The poems showcase abuse, neglect, and violence practiced in households. Women are physically and emotionally abused. Children are deserted and drowned. Male violence permeates poems that in full honesty hide nothing.

The forced subordination of women is a human-wide story as is the neglect of children. Male aggression is a phenomenon without borders. If this were not the case, there would have been no need to make specific human rights treaties for the protection of women and children.  So as a social critic, Aderibigbe is right on track.

By showcasing cruelty in households, Aderibigbe airs no intentions to malign a culture or a nation or a continent. He may have drawn his themes from specific experiences or observations; and, the imagery may be local, but the themes are universal. Specificity renders credibility to poetic observations, but the inferences remain non-local.

Poems are thoroughly sad. Joy is absent. There is no relief anywhere in the poems. There are hardly any moments of celebration. Even when the family is gathered, carrots, onions, pepper, and liver are chopped, the kitchen is smelling delicious, a melody is streaming out of the stereo, and the mother is dancing, happiness is nowhere to be seen in the gathering since everybody is “raising cups in praise of her loneliness.”   

Fortunately, the sadness of the Aderibigbe poems is bearable though, at times, the stories are terrifying. The reader may share sorrow but does not walk away from the book.

Aderibigbe writes in simple English, using common words, the words that every English-speaking reader has experienced through emotions. There is no pretension, no verbosity, no need to consult a dictionary. The words flow with ease, line after line, poem after poem. “You were a caricature/of yourself—drawn with tears—/ when you stood at the door, asking/me how it happened.” This is verbal effortlessness at its best.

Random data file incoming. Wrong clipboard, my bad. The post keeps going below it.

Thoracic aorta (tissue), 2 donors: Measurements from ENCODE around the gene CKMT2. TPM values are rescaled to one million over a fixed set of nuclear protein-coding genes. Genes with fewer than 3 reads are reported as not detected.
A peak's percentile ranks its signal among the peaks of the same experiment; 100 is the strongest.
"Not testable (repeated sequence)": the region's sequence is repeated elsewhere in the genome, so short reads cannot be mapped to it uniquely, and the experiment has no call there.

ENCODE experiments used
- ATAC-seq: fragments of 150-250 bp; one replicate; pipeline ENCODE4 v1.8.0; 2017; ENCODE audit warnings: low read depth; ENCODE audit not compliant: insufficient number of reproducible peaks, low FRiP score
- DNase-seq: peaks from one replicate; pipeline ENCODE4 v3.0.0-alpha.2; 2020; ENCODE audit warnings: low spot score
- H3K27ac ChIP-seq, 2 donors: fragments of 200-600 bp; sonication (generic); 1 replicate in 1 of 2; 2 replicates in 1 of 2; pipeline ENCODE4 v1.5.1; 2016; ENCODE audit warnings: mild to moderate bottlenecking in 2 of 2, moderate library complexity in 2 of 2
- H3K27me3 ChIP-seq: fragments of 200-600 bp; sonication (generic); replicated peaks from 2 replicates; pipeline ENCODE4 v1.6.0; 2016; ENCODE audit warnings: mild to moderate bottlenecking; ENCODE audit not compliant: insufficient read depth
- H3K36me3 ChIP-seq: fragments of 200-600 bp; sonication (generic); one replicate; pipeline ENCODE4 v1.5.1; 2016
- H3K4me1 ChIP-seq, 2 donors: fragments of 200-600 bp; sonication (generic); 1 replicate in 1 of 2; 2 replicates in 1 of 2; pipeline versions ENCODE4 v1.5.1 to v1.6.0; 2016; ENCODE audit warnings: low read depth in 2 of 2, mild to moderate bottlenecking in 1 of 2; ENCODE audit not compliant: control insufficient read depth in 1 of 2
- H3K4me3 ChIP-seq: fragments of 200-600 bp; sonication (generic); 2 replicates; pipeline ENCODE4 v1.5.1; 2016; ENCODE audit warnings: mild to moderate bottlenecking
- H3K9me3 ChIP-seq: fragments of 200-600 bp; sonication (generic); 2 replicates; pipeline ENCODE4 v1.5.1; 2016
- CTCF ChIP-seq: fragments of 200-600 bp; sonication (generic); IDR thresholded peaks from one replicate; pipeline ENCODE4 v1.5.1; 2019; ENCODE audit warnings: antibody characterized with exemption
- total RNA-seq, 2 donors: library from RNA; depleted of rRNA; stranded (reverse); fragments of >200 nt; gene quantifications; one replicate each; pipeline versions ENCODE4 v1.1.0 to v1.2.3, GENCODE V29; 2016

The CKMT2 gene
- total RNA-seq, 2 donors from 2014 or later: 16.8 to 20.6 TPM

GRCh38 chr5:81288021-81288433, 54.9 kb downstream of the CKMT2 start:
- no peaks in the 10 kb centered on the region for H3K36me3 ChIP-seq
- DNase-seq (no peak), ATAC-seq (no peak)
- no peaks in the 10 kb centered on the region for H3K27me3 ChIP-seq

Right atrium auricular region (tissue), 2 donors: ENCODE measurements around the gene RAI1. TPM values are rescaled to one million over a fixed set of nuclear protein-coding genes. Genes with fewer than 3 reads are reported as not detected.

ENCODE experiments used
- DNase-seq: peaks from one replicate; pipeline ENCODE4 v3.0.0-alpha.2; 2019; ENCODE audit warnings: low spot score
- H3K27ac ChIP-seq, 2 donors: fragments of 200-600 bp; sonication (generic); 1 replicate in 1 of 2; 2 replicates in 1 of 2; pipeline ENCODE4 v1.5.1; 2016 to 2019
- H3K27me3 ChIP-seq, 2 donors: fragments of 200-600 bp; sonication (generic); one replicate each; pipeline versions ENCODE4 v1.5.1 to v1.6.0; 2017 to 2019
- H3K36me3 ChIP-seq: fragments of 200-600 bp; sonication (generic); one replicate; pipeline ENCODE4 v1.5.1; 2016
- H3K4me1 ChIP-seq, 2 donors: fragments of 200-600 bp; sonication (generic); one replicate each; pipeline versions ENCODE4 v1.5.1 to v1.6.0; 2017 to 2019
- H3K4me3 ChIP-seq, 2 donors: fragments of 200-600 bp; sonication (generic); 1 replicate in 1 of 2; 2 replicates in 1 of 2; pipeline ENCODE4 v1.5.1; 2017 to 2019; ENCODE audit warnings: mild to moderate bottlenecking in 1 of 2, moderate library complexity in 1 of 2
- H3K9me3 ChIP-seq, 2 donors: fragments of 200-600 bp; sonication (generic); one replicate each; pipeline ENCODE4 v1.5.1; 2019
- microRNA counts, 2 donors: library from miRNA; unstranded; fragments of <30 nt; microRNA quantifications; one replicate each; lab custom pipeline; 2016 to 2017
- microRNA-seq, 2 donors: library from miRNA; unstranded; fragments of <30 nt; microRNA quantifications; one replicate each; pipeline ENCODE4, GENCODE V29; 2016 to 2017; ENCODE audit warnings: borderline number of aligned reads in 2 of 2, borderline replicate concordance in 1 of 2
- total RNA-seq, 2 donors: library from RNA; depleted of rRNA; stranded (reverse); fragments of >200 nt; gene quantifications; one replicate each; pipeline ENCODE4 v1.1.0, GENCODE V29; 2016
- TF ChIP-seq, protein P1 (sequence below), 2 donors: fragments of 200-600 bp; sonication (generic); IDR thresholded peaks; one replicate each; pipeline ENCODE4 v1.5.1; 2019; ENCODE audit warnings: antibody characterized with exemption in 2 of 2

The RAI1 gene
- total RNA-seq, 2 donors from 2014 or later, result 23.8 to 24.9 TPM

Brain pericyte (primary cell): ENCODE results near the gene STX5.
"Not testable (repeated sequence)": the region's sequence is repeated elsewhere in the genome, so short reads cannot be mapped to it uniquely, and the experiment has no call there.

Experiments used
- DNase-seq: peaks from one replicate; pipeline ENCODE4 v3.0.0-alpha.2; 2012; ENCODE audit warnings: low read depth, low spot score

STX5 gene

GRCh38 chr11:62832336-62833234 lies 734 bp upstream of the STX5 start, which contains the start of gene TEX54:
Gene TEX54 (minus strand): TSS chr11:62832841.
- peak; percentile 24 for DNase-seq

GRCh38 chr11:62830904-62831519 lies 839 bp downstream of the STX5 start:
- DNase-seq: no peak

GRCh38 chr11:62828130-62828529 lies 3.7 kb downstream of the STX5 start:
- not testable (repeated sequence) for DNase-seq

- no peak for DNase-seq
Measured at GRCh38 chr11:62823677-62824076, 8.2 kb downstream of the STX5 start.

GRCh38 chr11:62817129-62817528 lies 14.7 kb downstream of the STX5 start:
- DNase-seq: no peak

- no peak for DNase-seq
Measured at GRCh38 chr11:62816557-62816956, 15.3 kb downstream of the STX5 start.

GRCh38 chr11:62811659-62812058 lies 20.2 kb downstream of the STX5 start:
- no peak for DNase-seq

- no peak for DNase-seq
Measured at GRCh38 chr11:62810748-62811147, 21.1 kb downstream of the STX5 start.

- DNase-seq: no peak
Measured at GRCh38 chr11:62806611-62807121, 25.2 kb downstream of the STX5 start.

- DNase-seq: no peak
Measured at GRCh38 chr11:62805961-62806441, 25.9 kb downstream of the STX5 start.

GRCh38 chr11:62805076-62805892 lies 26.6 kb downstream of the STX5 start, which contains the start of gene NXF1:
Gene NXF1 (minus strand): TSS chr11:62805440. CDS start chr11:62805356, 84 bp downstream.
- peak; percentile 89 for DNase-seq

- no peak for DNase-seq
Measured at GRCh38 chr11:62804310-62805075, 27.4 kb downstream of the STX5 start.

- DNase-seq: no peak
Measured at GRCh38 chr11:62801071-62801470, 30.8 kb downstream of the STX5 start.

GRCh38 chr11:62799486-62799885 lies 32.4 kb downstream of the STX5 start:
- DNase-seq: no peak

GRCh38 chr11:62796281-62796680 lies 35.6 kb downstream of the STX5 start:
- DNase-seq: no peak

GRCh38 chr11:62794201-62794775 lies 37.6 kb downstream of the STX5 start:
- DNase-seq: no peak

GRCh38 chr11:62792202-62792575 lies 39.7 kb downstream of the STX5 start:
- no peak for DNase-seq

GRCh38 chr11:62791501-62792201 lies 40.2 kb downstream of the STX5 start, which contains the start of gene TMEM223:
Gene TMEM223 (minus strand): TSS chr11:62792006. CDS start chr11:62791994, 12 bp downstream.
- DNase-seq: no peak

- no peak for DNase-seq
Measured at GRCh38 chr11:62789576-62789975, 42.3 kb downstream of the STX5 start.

The imagery in the poems is also simple, matter-of-fact, plucked from the physical and human world. “I stood by the roadside like a tree.” “My childhood was packed into many/travel bags.” “The laces of his only footwear/never loosened.” Simple images make the lines genial and they enter the reader’s imagination without resistance. 

Though Aderibigbe uses simple words and simple imagery, the effects of metaphors and similes are ingenious and complex, adding unexpected layers to the meaning of the words and images. “My mother/opened her mouth, the past lay/like a carpet.” “Leaves bent and rose/like Muslims in prayer.”

How the End First Showed is not merely a collection of Nigerian poems, it is an effort to forge transnational literature. For centuries, despite trade wars, goods and products have been imported and exported. And despite barriers, people have been immigrating across borders to enrich and challenge the customs and cultures of otherwise encapsulated populations. Poetry too is migrating, breaking out of its national borders. This cross-pollination of poetic traditions is not anything but a good development for world literature.